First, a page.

Issues Impacting Utah

“lf not Arizona, then a land not too far away, where all parents are strong and wise and capable and all the children are happy and beloved. I don't know. Maybe it was Utah.”

Raising Arizona

Coleman Family

Leadership in Utah is exemplary. We are always among the national leaders in economic growth, fiscal responsibility, charitable giving, volunteer work, birth rates, and income equality. If America is a shining city to the rest of the world, Utah is a shining city to the rest of America. To put it bluntly: Washington needs more of Utah. Utah absolutely does not need more of Washington.

Despite this, Utah has long struggled to keep bureaucrats in Washington from meddling with our state. Even now, almost 70 percent of our land is federally controlled. This limits the ability of our state to generate revenue. It also creates extreme fire risk, disrupts natural water cycles in an already arid state, and contributes to poor air quality days.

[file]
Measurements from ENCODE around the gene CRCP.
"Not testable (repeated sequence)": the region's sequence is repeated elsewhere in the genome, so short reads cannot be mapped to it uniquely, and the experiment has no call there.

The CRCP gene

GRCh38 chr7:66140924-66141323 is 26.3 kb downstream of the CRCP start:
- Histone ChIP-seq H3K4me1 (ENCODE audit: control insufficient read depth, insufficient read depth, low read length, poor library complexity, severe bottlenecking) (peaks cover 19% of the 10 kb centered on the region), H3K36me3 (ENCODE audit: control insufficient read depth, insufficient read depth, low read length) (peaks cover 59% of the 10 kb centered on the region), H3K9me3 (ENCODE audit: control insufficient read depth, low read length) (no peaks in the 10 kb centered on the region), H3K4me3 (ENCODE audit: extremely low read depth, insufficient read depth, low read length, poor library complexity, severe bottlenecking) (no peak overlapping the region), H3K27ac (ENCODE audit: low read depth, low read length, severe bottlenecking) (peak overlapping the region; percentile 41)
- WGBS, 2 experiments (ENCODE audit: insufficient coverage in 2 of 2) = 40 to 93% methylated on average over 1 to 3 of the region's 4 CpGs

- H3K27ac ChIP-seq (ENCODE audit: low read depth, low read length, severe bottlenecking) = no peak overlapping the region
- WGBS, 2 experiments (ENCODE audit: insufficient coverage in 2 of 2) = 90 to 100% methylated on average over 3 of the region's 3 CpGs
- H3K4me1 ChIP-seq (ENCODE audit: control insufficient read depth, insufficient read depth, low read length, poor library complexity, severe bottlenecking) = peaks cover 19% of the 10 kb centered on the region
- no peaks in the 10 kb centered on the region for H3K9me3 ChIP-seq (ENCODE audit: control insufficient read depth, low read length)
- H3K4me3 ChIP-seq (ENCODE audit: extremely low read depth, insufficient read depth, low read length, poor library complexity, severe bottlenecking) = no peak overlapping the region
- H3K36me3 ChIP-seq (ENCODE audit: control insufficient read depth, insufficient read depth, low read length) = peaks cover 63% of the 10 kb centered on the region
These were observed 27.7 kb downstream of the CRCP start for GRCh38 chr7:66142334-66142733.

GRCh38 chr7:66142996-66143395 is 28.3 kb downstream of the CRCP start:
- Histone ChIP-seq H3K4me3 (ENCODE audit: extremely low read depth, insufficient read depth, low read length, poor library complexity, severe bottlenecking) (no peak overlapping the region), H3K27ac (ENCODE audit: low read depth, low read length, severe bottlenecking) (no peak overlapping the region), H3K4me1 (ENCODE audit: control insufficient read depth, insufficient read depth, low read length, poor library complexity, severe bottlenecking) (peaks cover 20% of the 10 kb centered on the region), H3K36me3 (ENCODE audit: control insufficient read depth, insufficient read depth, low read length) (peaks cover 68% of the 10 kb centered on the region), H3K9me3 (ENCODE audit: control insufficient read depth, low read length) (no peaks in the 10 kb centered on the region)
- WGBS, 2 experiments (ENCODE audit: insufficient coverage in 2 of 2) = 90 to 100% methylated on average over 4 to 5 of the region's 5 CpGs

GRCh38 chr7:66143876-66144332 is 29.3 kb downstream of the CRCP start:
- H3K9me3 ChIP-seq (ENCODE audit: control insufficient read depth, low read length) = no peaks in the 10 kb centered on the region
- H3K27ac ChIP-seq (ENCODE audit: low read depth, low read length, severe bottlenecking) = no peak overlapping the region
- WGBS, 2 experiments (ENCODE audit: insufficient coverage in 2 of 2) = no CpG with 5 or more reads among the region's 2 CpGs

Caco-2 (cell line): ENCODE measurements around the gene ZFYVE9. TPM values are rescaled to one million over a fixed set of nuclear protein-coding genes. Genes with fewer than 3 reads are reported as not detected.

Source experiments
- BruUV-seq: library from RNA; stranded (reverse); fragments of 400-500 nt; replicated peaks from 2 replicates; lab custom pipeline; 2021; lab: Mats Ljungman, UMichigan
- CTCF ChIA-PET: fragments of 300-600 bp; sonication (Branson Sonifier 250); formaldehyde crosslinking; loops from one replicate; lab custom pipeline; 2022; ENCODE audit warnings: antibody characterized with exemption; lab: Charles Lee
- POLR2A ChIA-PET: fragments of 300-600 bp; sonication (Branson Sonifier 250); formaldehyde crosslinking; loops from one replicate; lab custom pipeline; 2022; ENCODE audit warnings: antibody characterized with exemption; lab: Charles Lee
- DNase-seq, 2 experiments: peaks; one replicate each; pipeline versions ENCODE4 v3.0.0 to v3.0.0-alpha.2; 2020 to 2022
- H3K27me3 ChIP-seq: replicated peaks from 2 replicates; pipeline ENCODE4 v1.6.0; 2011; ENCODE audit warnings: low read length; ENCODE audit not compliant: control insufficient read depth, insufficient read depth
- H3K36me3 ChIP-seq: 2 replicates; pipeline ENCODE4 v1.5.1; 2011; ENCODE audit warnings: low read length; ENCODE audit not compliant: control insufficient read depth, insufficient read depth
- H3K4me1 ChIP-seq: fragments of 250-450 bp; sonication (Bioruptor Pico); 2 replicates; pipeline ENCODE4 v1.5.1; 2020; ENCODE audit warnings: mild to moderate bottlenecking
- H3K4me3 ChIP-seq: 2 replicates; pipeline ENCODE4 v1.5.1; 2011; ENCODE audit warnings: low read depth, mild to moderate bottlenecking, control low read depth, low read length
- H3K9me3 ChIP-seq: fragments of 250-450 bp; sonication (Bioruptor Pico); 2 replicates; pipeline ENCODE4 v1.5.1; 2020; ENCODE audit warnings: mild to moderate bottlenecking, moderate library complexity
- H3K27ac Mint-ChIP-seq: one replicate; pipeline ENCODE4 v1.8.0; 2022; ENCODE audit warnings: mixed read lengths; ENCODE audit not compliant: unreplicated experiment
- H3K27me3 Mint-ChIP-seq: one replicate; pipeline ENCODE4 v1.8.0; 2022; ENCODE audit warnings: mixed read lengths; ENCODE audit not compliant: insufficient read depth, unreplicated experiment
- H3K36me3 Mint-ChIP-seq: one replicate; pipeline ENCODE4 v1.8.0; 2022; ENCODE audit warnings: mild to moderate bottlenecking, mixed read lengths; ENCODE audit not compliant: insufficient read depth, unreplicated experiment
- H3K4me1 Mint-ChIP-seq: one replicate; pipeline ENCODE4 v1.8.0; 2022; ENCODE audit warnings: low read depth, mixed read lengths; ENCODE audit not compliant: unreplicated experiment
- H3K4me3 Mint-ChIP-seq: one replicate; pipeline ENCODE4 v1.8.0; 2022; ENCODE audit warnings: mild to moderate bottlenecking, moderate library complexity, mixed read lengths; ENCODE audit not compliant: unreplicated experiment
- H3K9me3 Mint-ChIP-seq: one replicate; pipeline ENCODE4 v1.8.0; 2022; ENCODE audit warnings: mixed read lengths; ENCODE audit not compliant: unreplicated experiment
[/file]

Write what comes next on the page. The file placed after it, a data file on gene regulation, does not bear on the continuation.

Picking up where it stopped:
The Commerce Clause should not apply to goods and services not distributed out of state. The FAA should not impede states’ ability to transfer of ownership and operations of airports within a state. States should have more empowerment in the designation of monuments. States should be empowered to receive a full PILT equivalent. States should be freer in their application of federal funding.

Parts of the state are experiencing high growth and growth projections, and there are many who are in a crisis-mode to build unsustainable, community destroying, high government investment housing and infrastructure, ignoring history and common sense. Efforts to socially engineer people and manipulate markets in the name of helping people simply do not work. To address these issues we must allow more federal land to be divested to the state.

As a state legislator, I have fought for the rights of cities against centralization of power in the state government. As a member of Congress, I will fight for the right of my state to self-governance against distant powers in the federal bureaucracy. The smallest government, closest to the people, is best. Utahns prove that every day.

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